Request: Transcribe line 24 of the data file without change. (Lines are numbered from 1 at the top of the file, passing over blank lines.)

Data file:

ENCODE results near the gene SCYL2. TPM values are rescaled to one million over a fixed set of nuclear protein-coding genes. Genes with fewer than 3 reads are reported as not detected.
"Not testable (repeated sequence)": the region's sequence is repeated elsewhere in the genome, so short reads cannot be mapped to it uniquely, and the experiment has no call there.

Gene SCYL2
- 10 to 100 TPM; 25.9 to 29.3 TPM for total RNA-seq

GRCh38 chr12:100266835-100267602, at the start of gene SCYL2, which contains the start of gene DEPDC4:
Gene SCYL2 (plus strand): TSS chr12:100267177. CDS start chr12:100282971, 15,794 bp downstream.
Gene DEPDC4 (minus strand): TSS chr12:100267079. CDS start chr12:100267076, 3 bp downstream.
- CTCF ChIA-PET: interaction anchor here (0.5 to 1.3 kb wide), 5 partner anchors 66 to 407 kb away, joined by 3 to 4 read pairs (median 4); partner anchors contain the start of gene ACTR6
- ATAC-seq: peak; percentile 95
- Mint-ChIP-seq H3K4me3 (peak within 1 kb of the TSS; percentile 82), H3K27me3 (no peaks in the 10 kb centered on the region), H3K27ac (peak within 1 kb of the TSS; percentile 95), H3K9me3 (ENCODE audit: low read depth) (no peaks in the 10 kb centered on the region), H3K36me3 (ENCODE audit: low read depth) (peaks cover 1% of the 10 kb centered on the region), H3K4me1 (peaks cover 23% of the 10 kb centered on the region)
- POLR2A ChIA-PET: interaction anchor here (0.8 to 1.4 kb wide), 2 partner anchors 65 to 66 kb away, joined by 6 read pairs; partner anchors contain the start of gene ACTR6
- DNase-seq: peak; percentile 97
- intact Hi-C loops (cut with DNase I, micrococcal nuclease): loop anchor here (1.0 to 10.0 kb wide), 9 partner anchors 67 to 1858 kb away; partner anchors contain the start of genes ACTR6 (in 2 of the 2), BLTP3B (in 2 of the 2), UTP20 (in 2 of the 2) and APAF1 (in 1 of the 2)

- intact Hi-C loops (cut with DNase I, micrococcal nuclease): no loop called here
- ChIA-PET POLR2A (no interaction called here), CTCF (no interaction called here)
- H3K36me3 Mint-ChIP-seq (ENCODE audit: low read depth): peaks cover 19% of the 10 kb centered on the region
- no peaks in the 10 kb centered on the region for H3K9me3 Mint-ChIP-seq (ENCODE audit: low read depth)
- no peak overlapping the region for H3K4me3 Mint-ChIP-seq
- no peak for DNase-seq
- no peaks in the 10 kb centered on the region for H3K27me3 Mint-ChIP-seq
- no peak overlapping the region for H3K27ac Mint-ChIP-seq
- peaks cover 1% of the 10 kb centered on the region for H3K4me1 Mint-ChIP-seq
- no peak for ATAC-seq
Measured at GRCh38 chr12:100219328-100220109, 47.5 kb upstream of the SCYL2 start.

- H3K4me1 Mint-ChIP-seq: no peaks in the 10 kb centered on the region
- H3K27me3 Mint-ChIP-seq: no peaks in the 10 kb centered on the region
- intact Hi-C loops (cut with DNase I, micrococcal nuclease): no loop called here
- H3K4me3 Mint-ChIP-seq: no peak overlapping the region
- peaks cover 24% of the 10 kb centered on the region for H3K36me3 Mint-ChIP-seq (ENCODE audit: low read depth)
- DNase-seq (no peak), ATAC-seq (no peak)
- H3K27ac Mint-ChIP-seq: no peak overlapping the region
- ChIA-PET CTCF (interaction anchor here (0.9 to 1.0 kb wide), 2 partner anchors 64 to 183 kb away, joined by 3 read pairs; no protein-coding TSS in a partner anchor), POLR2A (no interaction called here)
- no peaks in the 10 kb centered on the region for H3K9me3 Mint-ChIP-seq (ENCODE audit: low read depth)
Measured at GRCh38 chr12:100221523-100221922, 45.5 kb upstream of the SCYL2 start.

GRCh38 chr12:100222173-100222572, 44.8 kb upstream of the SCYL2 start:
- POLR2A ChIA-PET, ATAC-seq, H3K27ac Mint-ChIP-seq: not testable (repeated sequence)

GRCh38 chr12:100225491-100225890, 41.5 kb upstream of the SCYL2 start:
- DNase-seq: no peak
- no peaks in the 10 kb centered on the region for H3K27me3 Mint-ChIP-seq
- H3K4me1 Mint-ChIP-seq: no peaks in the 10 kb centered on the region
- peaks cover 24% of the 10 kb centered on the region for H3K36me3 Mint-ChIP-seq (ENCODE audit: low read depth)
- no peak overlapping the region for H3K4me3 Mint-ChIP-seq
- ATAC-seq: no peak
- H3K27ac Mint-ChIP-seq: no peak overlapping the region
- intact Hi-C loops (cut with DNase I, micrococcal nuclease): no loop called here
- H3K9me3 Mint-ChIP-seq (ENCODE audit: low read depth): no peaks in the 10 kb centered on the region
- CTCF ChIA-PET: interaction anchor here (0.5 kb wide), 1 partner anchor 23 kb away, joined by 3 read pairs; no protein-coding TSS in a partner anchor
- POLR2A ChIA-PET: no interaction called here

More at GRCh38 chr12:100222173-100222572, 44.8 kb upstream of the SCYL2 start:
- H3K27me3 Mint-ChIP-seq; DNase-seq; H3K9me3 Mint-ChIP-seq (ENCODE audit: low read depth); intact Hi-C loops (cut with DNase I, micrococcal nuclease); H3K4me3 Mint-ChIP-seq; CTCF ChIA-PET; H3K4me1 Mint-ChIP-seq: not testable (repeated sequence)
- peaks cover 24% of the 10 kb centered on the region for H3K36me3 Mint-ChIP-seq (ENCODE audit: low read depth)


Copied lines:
Measured at GRCh38 chr12:100219328-100220109, 47.5 kb upstream of the SCYL2 start.